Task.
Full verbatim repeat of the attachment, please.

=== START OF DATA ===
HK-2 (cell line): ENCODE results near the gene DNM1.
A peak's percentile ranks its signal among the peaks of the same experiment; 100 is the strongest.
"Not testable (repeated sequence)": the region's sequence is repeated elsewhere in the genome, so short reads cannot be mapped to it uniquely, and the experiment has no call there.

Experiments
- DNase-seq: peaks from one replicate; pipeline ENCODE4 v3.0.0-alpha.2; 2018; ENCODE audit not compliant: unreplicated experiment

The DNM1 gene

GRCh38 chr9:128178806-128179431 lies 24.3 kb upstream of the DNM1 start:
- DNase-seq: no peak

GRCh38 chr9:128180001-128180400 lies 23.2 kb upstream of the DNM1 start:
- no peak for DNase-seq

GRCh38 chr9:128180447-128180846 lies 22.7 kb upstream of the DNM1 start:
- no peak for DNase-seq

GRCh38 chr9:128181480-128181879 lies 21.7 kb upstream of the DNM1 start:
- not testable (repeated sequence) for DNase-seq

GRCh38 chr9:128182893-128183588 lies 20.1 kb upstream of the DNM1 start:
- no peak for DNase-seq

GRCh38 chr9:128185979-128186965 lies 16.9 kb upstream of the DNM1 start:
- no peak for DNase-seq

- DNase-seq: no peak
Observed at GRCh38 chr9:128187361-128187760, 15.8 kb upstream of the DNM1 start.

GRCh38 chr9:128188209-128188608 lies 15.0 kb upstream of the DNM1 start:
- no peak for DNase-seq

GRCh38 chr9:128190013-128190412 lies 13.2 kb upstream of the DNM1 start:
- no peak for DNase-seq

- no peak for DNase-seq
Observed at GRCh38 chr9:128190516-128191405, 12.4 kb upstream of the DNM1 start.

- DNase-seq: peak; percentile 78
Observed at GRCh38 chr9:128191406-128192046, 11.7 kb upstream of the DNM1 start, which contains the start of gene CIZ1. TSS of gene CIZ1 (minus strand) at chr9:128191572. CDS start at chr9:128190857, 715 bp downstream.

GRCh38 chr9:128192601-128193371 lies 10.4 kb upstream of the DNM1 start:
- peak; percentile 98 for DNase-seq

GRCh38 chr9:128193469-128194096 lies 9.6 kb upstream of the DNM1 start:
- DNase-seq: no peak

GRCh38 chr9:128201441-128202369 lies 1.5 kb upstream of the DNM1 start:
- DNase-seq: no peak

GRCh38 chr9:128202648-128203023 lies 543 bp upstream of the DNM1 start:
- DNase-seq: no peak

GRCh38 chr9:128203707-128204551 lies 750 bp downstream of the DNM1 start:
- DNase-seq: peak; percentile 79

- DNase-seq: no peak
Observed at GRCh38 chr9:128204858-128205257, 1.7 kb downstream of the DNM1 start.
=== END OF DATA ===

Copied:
HK-2 (cell line): ENCODE results near the gene DNM1.
A peak's percentile ranks its signal among the peaks of the same experiment; 100 is the strongest.
"Not testable (repeated sequence)": the region's sequence is repeated elsewhere in the genome, so short reads cannot be mapped to it uniquely, and the experiment has no call there.

Experiments
- DNase-seq: peaks from one replicate; pipeline ENCODE4 v3.0.0-alpha.2; 2018; ENCODE audit not compliant: unreplicated experiment

The DNM1 gene

GRCh38 chr9:128178806-128179431 lies 24.3 kb upstream of the DNM1 start:
- DNase-seq: no peak

GRCh38 chr9:128180001-128180400 lies 23.2 kb upstream of the DNM1 start:
- no peak for DNase-seq

GRCh38 chr9:128180447-128180846 lies 22.7 kb upstream of the DNM1 start:
- no peak for DNase-seq

GRCh38 chr9:128181480-128181879 lies 21.7 kb upstream of the DNM1 start:
- not testable (repeated sequence) for DNase-seq

GRCh38 chr9:128182893-128183588 lies 20.1 kb upstream of the DNM1 start:
- no peak for DNase-seq

GRCh38 chr9:128185979-128186965 lies 16.9 kb upstream of the DNM1 start:
- no peak for DNase-seq

- DNase-seq: no peak
Observed at GRCh38 chr9:128187361-128187760, 15.8 kb upstream of the DNM1 start.

GRCh38 chr9:128188209-128188608 lies 15.0 kb upstream of the DNM1 start:
- no peak for DNase-seq

GRCh38 chr9:128190013-128190412 lies 13.2 kb upstream of the DNM1 start:
- no peak for DNase-seq

- no peak for DNase-seq
Observed at GRCh38 chr9:128190516-128191405, 12.4 kb upstream of the DNM1 start.

- DNase-seq: peak; percentile 78
Observed at GRCh38 chr9:128191406-128192046, 11.7 kb upstream of the DNM1 start, which contains the start of gene CIZ1. TSS of gene CIZ1 (minus strand) at chr9:128191572. CDS start at chr9:128190857, 715 bp downstream.

GRCh38 chr9:128192601-128193371 lies 10.4 kb upstream of the DNM1 start:
- peak; percentile 98 for DNase-seq

GRCh38 chr9:128193469-128194096 lies 9.6 kb upstream of the DNM1 start:
- DNase-seq: no peak

GRCh38 chr9:128201441-128202369 lies 1.5 kb upstream of the DNM1 start:
- DNase-seq: no peak

GRCh38 chr9:128202648-128203023 lies 543 bp upstream of the DNM1 start:
- DNase-seq: no peak

GRCh38 chr9:128203707-128204551 lies 750 bp downstream of the DNM1 start:
- DNase-seq: peak; percentile 79

- DNase-seq: no peak
Observed at GRCh38 chr9:128204858-128205257, 1.7 kb downstream of the DNM1 start.